The Bier Abby is nestled in a row of brown stones and is within walking distance of Union College. In fact many students walked by, in shorts and flip flops, on this the first day to hit 70 degrees. My husband’s burger and my pastrami sandwich tasted delicious, and my local hard cider, 9 Pin Hard Cider, was yummy.
We parked near the First Reformed Church of Schenectady, founded by the first Dutch Settlers around 1680. The building you see here was built in 1862 after a broom fire on Cucumber Alley destroyed the prior 1814 structure. The current building, in high Gothic Revival style. was built out of purple-gray brownstone.
Built prior to 1700 by Hendrick Brouwer, this house at 14 N. Church Street is believed to be the oldest in the city. It underwent a Federal style makeover in 1850, which is why it doesn’t look Dutch. It contains numerous secret closets, hide-away rooms, and an underground passage leading to the river.
26 Front Street, the birthplace of Governor Joseph Yates (1768), was constructed in 1735. However, the entire front and interior were remodeled in 1891 in the Victorian style. Christopher Yates, Joseph’s father, served as Colonel in the French and Indian War, and later as Lt. Colonel in the Revolutionary War.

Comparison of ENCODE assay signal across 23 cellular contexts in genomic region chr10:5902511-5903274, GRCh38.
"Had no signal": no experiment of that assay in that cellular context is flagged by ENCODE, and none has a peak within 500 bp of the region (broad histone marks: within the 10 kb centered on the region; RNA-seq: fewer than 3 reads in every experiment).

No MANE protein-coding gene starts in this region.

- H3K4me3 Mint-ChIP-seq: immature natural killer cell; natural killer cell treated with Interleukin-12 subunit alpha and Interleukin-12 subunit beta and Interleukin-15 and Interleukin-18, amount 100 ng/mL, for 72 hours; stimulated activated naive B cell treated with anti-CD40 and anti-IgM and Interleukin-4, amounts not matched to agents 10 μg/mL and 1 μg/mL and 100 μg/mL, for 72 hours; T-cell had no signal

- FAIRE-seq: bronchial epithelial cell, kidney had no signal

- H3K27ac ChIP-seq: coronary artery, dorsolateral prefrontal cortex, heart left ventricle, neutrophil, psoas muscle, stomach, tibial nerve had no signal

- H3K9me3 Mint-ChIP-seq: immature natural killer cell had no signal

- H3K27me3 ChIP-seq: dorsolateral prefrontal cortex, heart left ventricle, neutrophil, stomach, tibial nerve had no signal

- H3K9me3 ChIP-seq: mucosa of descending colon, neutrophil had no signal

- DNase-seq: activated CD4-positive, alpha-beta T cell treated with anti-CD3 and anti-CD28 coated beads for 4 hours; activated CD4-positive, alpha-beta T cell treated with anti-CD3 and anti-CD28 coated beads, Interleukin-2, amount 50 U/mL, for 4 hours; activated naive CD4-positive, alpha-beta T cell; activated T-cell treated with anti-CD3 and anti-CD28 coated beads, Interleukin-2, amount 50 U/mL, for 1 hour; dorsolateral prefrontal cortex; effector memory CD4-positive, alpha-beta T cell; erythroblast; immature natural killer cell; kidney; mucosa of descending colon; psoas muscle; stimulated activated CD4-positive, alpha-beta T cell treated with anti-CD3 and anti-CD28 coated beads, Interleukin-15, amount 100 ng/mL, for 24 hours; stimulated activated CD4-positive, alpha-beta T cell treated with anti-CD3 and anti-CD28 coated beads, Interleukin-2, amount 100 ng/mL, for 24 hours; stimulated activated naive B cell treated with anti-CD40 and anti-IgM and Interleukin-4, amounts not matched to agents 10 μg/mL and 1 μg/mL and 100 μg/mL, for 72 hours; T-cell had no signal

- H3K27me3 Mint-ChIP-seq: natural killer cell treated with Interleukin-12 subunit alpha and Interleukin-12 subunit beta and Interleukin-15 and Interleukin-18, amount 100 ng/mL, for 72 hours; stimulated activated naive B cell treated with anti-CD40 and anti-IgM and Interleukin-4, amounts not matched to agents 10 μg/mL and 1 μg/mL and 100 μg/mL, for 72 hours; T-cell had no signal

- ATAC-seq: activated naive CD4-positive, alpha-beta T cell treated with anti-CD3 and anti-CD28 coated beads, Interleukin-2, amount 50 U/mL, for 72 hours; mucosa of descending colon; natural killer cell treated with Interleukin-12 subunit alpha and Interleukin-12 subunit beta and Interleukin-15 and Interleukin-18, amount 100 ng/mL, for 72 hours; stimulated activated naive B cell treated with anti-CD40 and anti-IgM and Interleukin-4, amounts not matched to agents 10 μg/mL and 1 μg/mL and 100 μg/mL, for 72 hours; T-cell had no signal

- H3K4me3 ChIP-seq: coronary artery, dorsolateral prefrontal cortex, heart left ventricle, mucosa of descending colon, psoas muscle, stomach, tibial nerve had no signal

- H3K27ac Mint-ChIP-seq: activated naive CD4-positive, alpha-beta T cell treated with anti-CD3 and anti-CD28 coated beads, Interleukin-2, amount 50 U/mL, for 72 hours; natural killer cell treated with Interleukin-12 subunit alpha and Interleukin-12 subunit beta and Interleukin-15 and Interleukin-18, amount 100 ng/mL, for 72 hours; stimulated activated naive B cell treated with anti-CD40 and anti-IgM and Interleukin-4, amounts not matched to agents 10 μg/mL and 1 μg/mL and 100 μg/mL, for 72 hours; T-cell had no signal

|St. George’s Episcopal Church, oldest church building in Schenectady|
We turned the corner off of Front St. onto Ferry and could see the impressive St. George’s Episcopal Church up ahead on our left. Thought to be the oldest church building in Schenectady, construction began in 1759 in the English Georgian style. Builders laid locally quarried stone in an attractive, random pattern (see photo below). Built to serve the growing British garrison stationed within the Stockade (pre-Revolutionary war, obviously), patriots later used it as a Continental Army barracks during the Revolutionary War.
One of the first signs of spring, snowdrops always remind me of England because their arrival is always heralded. All botanical milestones are fully appreciated on the British Isles (smile).
The shapes of these ancient grave stones differ so from those we currently use. These are so elegant, and the script, of course is so beautiful. All from a bygone era.
This is Lawrence, a Mohawk Indian, who took pity on the survivors of the 1690 Algonquin-British massacre, and encouraged them to rebuild, which they did. He’s located in the middle of a tiny round-about right in the Stockade.
The Thrifty Groove
The Cottage Market
We Call It Junkin’
Savvy Southern Style